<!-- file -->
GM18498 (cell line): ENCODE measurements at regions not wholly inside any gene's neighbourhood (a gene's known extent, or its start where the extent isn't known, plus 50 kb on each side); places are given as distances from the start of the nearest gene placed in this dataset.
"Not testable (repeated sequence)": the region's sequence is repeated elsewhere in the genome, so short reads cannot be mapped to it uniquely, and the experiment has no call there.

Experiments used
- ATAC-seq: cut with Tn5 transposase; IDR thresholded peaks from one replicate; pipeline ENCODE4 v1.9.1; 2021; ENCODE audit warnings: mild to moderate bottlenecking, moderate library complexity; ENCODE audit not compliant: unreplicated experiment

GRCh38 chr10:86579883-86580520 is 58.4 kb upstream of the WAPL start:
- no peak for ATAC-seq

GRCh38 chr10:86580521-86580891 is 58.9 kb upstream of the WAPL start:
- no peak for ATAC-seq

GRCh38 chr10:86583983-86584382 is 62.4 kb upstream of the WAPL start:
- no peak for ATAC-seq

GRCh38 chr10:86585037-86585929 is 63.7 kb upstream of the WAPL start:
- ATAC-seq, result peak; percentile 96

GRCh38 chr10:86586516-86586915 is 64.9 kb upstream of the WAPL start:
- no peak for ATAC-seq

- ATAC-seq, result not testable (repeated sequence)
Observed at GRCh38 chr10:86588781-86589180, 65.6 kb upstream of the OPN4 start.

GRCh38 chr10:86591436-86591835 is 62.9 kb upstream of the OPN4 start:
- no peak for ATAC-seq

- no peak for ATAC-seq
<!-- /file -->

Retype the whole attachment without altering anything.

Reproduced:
GM18498 (cell line): ENCODE measurements at regions not wholly inside any gene's neighbourhood (a gene's known extent, or its start where the extent isn't known, plus 50 kb on each side); places are given as distances from the start of the nearest gene placed in this dataset.
"Not testable (repeated sequence)": the region's sequence is repeated elsewhere in the genome, so short reads cannot be mapped to it uniquely, and the experiment has no call there.

Experiments used
- ATAC-seq: cut with Tn5 transposase; IDR thresholded peaks from one replicate; pipeline ENCODE4 v1.9.1; 2021; ENCODE audit warnings: mild to moderate bottlenecking, moderate library complexity; ENCODE audit not compliant: unreplicated experiment

GRCh38 chr10:86579883-86580520 is 58.4 kb upstream of the WAPL start:
- no peak for ATAC-seq

GRCh38 chr10:86580521-86580891 is 58.9 kb upstream of the WAPL start:
- no peak for ATAC-seq

GRCh38 chr10:86583983-86584382 is 62.4 kb upstream of the WAPL start:
- no peak for ATAC-seq

GRCh38 chr10:86585037-86585929 is 63.7 kb upstream of the WAPL start:
- ATAC-seq, result peak; percentile 96

GRCh38 chr10:86586516-86586915 is 64.9 kb upstream of the WAPL start:
- no peak for ATAC-seq

- ATAC-seq, result not testable (repeated sequence)
Observed at GRCh38 chr10:86588781-86589180, 65.6 kb upstream of the OPN4 start.

GRCh38 chr10:86591436-86591835 is 62.9 kb upstream of the OPN4 start:
- no peak for ATAC-seq

- no peak for ATAC-seq